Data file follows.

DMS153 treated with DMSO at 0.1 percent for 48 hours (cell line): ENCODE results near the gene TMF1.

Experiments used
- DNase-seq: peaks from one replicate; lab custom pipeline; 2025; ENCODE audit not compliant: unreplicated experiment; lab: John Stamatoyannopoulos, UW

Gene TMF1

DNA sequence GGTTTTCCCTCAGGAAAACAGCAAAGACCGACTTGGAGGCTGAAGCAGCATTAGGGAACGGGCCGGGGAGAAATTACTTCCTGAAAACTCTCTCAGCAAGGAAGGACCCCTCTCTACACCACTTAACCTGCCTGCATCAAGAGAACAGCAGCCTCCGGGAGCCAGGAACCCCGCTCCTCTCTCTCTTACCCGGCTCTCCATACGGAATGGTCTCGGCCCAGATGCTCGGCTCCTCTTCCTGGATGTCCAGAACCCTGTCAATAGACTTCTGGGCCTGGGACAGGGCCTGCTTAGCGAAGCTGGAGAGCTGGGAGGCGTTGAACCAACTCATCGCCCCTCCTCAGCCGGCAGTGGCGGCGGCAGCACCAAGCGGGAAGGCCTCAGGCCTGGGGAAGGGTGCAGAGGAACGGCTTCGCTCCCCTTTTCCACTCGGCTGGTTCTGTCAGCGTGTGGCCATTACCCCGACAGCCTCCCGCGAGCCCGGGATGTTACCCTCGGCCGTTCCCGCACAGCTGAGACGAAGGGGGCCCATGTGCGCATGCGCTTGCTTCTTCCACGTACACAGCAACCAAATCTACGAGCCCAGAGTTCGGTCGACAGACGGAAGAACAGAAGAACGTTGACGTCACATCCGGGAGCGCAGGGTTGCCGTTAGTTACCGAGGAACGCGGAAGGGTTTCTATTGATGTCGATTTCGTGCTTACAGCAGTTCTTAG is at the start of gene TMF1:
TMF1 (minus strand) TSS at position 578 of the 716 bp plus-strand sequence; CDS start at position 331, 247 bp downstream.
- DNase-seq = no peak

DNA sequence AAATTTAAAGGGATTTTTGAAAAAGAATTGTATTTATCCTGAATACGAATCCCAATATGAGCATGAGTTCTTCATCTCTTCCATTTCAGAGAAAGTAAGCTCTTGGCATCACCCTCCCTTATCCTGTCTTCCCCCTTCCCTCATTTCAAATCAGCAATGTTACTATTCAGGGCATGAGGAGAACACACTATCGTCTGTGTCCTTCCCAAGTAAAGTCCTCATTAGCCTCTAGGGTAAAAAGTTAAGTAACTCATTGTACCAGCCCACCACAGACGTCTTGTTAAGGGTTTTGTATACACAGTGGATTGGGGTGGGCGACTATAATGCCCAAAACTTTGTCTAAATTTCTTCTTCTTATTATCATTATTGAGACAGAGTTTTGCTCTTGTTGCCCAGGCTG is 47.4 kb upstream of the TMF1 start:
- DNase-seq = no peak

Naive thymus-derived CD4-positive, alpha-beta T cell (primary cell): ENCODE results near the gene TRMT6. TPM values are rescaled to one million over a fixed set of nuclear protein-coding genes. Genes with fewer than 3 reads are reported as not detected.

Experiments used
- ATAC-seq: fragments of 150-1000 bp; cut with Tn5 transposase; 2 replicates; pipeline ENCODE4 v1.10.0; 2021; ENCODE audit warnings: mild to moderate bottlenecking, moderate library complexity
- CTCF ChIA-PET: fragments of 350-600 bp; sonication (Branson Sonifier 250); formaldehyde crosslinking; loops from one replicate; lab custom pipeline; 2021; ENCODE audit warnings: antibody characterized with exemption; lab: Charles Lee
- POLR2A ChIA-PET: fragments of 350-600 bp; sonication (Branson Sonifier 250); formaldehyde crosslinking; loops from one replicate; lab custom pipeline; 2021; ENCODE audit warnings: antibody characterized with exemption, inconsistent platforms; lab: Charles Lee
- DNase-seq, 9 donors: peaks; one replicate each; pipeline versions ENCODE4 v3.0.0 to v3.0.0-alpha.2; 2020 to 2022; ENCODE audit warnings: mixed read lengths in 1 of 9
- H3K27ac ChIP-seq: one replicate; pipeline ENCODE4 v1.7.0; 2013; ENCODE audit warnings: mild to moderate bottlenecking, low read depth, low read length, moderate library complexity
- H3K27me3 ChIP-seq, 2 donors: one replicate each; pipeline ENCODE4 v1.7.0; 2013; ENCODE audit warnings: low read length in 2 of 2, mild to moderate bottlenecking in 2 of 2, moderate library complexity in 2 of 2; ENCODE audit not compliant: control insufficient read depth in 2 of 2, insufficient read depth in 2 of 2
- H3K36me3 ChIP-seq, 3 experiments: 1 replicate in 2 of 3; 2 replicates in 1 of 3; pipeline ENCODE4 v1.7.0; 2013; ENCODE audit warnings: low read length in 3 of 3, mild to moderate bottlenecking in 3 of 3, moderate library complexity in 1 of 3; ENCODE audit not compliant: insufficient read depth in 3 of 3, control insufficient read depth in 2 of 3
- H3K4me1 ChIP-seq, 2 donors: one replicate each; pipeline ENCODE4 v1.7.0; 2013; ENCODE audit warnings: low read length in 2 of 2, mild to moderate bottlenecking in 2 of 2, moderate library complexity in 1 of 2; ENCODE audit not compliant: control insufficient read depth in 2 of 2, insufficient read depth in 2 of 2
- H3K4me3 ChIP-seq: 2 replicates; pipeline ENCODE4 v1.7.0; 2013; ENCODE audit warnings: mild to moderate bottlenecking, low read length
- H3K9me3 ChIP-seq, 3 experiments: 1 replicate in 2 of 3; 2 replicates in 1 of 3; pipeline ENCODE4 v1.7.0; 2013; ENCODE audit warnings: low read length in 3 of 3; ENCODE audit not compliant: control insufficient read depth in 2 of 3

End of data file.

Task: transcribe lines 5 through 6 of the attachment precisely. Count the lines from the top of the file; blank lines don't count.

DNA sequence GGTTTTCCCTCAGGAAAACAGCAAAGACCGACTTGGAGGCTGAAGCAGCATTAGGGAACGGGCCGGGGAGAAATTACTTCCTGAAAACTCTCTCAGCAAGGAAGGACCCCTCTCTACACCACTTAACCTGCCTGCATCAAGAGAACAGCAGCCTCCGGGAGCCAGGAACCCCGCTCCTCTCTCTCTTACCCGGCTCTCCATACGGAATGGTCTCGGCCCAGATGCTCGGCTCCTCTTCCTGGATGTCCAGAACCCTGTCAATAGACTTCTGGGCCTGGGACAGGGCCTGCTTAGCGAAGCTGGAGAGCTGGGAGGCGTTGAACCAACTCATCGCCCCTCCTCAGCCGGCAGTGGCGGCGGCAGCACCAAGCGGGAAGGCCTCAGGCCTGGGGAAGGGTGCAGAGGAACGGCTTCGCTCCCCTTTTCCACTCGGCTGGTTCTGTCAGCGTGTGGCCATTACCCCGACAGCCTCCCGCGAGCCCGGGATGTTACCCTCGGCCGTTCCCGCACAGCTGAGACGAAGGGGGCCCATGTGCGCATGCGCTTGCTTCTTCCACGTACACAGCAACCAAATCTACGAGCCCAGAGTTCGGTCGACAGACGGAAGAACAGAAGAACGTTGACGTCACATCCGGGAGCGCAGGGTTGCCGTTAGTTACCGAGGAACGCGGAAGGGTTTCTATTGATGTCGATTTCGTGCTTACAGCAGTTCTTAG is at the start of gene TMF1:
TMF1 (minus strand) TSS at position 578 of the 716 bp plus-strand sequence; CDS start at position 331, 247 bp downstream.